Why liberal arts colleges are failing to recruit STEM students

The liberal arts education market is suffering from a major shortage of graduates with relevant skills, a new report from the New York Times says.

The report comes as the Federal Trade Commission and other federal agencies are seeking to expand STEM enrollment to help boost the economy and expand access to STEM education. 

The shortage is also being fueled by the increasing number of students who choose not to attend liberal arts schools, said Mark DellaVedova, a professor of education at Emory University who was not involved in the study.

The shortage is not a problem of one or two liberal arts universities.

It is a structural problem that affects every major college, said DellaVelova, who has researched the problem for the Times. 

DellaVeloso said the growing number of non-STEM students in liberal arts programs, coupled with an increasing number who go to private institutions or colleges that don’t offer the kind of curriculum required by liberal arts, have led to an “overall shortage” of graduates. 

While the shortage may be exacerbated by the fact that many of the most promising graduates go on to earn degrees in engineering, social sciences and other STEM fields, Della Velova said he believes it is far from a new problem. 

“I have heard about this problem for 30 years.

I think we are really at the start of the problem,” he said. 

Despite a lack of progress in recruiting students who want to enter the workforce, DallaVedovic said that “many institutions are still doing the right thing.”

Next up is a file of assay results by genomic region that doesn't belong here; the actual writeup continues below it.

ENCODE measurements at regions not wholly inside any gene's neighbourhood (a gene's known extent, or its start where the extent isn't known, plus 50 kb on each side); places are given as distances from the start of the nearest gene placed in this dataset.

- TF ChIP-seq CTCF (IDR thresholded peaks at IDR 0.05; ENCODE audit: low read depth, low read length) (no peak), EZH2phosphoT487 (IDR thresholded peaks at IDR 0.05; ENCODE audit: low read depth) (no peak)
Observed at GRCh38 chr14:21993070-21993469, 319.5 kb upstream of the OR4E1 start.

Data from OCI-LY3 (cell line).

He added that “we need to stop looking at ourselves and the college as an end in itself.” 

According to the report, which is based on a survey of more than 700 college students and their parents, the college education market has been growing in recent years and is “strongly dependent” on students with relevant STEM skills.

The college enrollment growth has accelerated in recent decades, with the proportion of students in college attending four-year colleges growing from 6% to 8% between 2006 and 2015. 

This increase has been driven by the rising number of young people who are going to college, the report says. 

A 2015 survey of colleges by the National Association of College and University Business Officers found that about 1 in 5 students who attend a four- or five-year college does not earn a degree. 

But Della Vedova said the number of STEM graduates with similar skills has actually been declining. 

In 2016, the Times reported that only 37% of STEM students graduated with a degree, compared to 70% of their peers who did not graduate. 

Students with similar STEM skills are likely to be the ones who end up in jobs where they are needed, DllaVedov said.

“There are more jobs for students who have the right experience, and those students tend to do better,” he added. 

Although the Times study says that the overall shortage is only a problem for liberal arts students, it does note that some schools are doing a better job recruiting and retaining these students.

The paper said that the number and size of liberal arts college enrollments rose by nearly 50% between 2007 and 2015, with some schools such as Georgetown University and Boston College enrolling over 400,000 students. 

 The report also says that, since 2011, colleges have made some changes to their curricula, but that “the most significant change is the inclusion of social sciences as a STEM-related discipline in their curriculum.”